The aspect of the Court of Appeal Judgment that caught most attention was the apparent use of complex structures to avoid divorce pay outs
On 5 and 6 March 2013 the Supreme Court will hear the latest (and last) round of the Prest saga on a court’s ability to pierce through complex structures to award claimant spouses divorce settlements.
The case of Prest v Petrodel Resources hit the news headlines in the Autumn of last year, sending shockwaves throughout the family law world. The aspect of the Court of Appeal Judgment that caught most attention was the apparent use of complex structures to avoid divorce pay outs and the extent to which divorce courts can ‘pierce the corporate veil’ to get at underlying assets.
Michael Prest founded the Nigerian energy company, Petrodel Resources. He separated from his wife of 15 years and in the divorce he claimed that Petrodel’s assets did not belong to him, but to a family trust, and that he was truly massively in debt. His wife claimed this was hokum, that he and Petrodel were one and the same thing and that she should have a multi-million pound award paid for from the Petrodel corporate structure.
In commercial law there is an ages old principle that a company is independent of its shareholders and that corporate ownership, even sole ownership, will not permit piercing of the corporate veil in legal proceedings to access the company’s assets without some fraudulent or dishonest use of the company to conceal the truth.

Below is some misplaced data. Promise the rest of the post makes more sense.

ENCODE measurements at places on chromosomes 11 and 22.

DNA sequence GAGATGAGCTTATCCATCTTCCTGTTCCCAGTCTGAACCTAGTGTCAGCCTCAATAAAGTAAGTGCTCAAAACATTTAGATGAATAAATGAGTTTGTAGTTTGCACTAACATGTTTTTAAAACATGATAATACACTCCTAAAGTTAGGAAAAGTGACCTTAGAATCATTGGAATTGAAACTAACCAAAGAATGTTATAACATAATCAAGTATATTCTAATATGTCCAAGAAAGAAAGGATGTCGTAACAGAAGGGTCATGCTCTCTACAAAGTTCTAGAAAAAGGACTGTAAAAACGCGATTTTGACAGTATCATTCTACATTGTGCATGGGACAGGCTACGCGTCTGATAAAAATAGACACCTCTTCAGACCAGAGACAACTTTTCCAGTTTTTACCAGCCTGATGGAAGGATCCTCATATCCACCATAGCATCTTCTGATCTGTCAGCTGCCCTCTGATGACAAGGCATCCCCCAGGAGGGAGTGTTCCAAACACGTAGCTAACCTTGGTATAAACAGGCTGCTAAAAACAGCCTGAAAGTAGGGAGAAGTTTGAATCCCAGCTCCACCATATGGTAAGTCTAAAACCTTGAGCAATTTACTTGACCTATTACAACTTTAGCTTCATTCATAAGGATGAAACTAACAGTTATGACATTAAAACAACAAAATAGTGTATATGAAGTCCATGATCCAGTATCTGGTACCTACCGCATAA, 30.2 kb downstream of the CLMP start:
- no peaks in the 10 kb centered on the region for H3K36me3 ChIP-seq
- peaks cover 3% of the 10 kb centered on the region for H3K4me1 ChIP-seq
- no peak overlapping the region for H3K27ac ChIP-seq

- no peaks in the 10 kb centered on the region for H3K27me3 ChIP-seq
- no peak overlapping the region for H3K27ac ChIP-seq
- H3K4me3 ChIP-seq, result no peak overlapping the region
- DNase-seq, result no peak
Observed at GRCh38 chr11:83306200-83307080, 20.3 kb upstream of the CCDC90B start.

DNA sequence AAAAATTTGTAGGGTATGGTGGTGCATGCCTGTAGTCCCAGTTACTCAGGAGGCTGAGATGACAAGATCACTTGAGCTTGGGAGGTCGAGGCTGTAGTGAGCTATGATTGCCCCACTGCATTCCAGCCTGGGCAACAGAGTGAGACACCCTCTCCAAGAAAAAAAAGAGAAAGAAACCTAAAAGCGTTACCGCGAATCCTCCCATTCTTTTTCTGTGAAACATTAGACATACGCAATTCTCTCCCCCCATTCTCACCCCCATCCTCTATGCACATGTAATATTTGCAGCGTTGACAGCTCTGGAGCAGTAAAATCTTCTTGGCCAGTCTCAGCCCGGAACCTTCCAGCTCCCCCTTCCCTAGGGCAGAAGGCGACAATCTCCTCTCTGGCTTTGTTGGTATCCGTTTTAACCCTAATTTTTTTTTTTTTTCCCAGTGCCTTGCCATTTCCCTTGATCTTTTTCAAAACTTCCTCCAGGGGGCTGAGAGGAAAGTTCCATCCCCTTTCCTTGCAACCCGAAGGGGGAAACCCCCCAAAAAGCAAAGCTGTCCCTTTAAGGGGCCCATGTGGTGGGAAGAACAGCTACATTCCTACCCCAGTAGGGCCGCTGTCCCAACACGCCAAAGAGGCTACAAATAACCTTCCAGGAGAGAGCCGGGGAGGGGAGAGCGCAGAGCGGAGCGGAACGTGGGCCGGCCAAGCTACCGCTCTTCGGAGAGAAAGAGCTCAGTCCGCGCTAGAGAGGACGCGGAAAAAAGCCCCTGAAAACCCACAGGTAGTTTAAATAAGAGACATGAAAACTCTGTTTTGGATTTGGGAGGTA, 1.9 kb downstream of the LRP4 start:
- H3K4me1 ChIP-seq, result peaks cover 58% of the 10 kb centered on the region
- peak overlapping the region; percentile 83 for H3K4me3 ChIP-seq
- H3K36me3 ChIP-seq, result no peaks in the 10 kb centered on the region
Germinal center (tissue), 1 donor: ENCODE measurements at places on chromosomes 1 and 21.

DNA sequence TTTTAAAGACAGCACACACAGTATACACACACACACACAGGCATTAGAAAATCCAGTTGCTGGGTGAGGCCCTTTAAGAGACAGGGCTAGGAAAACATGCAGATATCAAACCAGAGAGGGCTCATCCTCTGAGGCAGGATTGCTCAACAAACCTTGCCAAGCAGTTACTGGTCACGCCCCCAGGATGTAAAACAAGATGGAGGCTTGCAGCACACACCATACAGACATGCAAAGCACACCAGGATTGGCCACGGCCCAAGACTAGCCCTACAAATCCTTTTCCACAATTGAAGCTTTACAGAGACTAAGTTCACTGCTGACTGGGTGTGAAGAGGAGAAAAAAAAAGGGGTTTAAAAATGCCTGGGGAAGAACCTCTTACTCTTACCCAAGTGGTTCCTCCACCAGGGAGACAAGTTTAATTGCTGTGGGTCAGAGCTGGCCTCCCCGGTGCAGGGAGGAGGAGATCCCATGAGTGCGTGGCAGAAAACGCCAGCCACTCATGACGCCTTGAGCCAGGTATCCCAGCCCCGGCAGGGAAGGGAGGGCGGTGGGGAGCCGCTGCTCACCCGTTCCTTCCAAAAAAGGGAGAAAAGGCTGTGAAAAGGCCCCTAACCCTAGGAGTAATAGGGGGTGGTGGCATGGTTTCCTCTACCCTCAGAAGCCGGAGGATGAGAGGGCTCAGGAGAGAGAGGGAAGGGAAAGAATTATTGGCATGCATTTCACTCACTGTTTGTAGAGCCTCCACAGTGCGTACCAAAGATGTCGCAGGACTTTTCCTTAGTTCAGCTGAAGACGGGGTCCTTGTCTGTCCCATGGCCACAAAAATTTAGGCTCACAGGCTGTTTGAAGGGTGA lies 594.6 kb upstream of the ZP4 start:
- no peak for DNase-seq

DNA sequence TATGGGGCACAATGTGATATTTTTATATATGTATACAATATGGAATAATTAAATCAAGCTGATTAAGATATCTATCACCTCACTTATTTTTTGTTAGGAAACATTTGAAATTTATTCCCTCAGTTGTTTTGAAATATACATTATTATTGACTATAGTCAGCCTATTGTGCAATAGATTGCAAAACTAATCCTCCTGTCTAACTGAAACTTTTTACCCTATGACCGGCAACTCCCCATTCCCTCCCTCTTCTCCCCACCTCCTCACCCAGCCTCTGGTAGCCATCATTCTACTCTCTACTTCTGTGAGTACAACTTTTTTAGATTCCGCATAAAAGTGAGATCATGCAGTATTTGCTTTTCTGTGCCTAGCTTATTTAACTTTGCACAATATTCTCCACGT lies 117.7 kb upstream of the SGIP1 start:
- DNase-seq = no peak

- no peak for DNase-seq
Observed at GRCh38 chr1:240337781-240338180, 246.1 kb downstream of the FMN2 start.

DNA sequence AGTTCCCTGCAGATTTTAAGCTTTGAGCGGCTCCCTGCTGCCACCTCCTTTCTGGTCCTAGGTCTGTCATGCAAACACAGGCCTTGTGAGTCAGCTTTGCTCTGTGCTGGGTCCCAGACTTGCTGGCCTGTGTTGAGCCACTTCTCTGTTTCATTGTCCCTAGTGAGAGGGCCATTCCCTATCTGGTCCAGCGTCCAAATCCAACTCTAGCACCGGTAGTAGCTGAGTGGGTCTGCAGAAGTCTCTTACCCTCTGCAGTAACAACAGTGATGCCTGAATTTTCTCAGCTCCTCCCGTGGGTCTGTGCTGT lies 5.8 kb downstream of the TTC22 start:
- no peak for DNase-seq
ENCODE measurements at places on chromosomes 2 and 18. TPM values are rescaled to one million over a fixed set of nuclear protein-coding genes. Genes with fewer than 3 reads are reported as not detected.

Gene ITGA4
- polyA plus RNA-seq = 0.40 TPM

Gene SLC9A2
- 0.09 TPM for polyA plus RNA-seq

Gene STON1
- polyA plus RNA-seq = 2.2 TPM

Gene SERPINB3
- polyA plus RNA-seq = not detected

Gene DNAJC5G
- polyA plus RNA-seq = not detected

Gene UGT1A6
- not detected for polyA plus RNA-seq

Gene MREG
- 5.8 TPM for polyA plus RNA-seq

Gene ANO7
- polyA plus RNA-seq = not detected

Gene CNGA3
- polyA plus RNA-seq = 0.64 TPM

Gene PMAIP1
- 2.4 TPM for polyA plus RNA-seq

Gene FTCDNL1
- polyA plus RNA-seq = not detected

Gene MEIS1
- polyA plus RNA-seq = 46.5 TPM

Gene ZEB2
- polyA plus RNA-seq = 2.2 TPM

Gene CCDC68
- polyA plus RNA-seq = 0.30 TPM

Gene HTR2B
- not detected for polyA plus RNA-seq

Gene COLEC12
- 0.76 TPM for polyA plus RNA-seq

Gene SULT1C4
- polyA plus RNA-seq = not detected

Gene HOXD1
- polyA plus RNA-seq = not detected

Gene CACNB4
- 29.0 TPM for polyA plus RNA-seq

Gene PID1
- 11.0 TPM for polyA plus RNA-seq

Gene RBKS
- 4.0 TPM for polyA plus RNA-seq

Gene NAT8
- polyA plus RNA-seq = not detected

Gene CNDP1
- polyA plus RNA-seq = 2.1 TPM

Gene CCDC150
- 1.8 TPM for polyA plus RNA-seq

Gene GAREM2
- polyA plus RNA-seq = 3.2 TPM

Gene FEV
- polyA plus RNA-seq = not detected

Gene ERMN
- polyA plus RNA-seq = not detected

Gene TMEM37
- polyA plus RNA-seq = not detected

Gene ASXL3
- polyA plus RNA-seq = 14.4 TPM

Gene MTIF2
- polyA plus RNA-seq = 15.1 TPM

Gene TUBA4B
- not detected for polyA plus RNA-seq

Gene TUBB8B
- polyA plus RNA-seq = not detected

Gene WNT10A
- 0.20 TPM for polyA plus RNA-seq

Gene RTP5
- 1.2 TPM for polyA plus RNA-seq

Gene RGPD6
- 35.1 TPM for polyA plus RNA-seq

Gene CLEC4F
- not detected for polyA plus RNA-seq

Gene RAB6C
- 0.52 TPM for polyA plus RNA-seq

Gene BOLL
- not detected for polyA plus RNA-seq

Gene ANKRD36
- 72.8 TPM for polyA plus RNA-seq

In the divorce context family judges took a more flexible view, particularly where companies were owned and controlled by one spouse, there were no interested third parties and the companies funded the standard of living of the couple during the marriage.
The Court of Appeal rejected this distinction and the Supreme Court is now being asked to rule as to whether family cases should have a special opt out on the general law.
James Copson, partner in the family team at Withers LLP, comments:
“The idea that there should be one rule for divorcing couples and another for the rest of the population seems rather odd. Divorce claimants will hate it if the Supreme Court endorses the Court of Appeal ruling. But the best result to be hoped for is clear guidance from the Judges both to stop the cheats and to protect those engaging in sensible financial planning for their whole family’s future.”
“Given that in early February this year the Supreme Court rejected attempts by a Russian bank to extend the long-held principles to a case of alleged fraud, I will not be betting my house on victory for the wife in this case.”